Unfortunately, many companies overlook the obvious - "no comment" policies apply to all inquiries and rumors, including those occurring over the Internet.

SRO Rules May Require You to Speak

Despite the dangers of commenting on rumors, in certain circumstances the company may be required to address rumors publicly if the rumors result in heavy market activity. The New York Stock Exchange, the Nasdaq Stock Market and other self regulatory organizations (SROs), impose an independent duty on listed com panies to respond to rumors in certain circumstances. The New York Stock Exchange Company Manual, for example, requires that a company should be prepared to make an announcement of important corporate activity if unusual market activity occurs prior to its announcement. If the rumors are correct, the company may be required to make "an immediate, candid statement to the public as to the state of negotiations or the state of development of corporate plans." If the rumors are false, "they should be promptly denied or clarified."

In practice, the operation of the self regulatory organization rules is less than certain. In many cases, no disclosure will be required if the company has a valid business reason for not making the disclosure. A company should, therefore, seek the assistance of counsel before acceding to a request to comment on rumors in the marketplace.

How Do You Stop Responding?

One risk of voluntarily responding to Internet rumors results from the volume of messages (and therefore potential false rumors) that exist. Very few companies have the resources to review and respond to all posted messages. But once a company starts responding to rumors, how does it select which ones are worthy of response and which ones are not? In addition, the failure to respond to a message (whether it is favorable or unfavorable) may be an implied affirmation that the message is accurate.

Should We Monitor What Is Posted About Us?

Assuming a company plans to adhere to its "no comment" policy and, therefore, not to respond to Internet rumors, should the company nevertheless monitor the message boards and chat rooms?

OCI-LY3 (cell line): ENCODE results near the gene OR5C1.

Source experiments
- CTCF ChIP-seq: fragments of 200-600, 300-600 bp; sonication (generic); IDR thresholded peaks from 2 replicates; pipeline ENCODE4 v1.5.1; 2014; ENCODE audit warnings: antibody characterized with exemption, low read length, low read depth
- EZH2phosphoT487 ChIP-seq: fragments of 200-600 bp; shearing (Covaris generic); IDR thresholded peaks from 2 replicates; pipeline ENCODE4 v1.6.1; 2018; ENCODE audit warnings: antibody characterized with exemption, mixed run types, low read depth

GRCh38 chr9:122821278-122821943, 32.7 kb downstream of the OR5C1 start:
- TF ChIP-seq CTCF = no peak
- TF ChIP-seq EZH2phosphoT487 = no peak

Benefits of Monitoring

There may be good business reasons to monitor popular sites that discuss the company. By monitoring such sites, the company may become aware of general issues that are important to investors or areas where the company has failed to tell its story adequately. With this knowledge, the company can prospectively adjust its investor relations program. For example, if investors are erroneously questioning the company's procedures for recognizing revenues, additional information about the company's policy could be added to future SEC filings. This kind of indirect response can be helpful in reducing future rumors and result in improved investor relations.

If a company chooses to monitor, the extent of any monitoring will be largely a function of the company's resources. Internal personnel may be assigned to perform the monitoring or public relations firms or other outside businesses can be retained.

Pitfalls of Monitoring

There are, however, factors that argue against monitoring. Perhaps chief among them is cost. It may be simply too burdensome to monitor the boards and chat rooms, and the amount of useful information generated by such monitoring may not justify the cost of gathering it.

Also, monitoring the boards will undoubtedly uncover comments by irate and misinformed investors. Such persons have been known to severely criticize, or "flame," executives and officers of companies with heated, yet unjustified, attacks. It may be simply too hard for persons within the company to resist the temptation to respond to these unwarranted attacks. 3 In addition, companies that spend too much time focused on the message boards may begin to suffer from a distorted view of the significance (or, more often, insignificance) of particular messages.

Finally, if a company is monitoring, it may need to acknowledge that fact if asked, for example, by the SEC. This could lead to requests for information about what rumors the company is aware of and questions about whether additional disclosure is required in response to such rumors.